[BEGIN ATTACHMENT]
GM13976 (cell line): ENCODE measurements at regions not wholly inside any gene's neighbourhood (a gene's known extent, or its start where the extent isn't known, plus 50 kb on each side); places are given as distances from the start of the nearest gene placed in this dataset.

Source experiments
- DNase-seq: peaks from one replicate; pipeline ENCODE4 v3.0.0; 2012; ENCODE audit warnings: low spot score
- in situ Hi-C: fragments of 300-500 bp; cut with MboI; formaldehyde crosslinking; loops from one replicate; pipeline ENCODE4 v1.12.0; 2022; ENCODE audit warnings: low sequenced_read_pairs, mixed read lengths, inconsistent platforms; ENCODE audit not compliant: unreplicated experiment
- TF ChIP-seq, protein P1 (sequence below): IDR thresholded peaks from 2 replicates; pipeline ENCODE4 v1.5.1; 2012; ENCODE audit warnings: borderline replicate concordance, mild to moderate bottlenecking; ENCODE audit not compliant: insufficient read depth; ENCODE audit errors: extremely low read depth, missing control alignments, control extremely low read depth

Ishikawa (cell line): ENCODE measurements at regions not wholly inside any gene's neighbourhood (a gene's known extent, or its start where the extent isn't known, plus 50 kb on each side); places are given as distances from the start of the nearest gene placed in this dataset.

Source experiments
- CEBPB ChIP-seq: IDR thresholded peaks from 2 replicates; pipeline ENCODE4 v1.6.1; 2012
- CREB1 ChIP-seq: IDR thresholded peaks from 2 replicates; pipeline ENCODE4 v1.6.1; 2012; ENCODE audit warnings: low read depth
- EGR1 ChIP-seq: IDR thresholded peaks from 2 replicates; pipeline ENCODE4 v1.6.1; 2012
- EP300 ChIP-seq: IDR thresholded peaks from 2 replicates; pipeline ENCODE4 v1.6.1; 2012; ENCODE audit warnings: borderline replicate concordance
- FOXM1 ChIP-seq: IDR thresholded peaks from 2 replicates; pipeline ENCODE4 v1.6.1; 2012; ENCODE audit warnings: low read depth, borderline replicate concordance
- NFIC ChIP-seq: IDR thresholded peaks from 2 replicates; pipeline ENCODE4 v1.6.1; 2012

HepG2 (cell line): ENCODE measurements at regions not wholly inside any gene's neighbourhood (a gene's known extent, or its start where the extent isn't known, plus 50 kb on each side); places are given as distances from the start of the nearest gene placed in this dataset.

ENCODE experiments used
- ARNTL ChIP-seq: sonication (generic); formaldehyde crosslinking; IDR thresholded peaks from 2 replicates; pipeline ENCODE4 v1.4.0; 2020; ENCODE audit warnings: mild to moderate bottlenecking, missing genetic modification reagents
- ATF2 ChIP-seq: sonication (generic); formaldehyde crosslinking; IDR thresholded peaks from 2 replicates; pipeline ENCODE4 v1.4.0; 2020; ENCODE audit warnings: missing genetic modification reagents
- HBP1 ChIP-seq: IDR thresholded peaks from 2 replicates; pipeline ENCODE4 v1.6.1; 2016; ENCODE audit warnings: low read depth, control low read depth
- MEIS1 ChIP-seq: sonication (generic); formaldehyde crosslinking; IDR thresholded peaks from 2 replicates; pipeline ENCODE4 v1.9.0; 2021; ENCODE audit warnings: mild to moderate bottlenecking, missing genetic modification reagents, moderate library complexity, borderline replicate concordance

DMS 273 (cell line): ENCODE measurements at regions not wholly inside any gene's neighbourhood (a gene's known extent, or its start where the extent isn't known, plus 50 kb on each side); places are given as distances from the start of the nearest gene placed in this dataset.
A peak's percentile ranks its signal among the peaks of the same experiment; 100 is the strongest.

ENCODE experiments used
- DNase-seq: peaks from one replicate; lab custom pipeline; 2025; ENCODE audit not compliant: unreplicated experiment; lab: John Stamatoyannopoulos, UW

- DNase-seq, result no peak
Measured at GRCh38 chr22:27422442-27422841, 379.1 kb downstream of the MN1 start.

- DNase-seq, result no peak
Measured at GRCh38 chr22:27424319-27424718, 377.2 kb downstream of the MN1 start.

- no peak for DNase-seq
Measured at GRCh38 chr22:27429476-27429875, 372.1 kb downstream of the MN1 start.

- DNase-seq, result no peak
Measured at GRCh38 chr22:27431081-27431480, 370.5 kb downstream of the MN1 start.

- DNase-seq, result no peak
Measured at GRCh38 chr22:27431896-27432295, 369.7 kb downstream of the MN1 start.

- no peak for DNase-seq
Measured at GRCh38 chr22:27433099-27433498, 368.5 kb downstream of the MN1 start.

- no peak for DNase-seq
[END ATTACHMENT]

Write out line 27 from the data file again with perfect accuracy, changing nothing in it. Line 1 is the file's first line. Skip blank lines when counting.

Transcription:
Measured at GRCh38 chr22:27424319-27424718, 377.2 kb downstream of the MN1 start.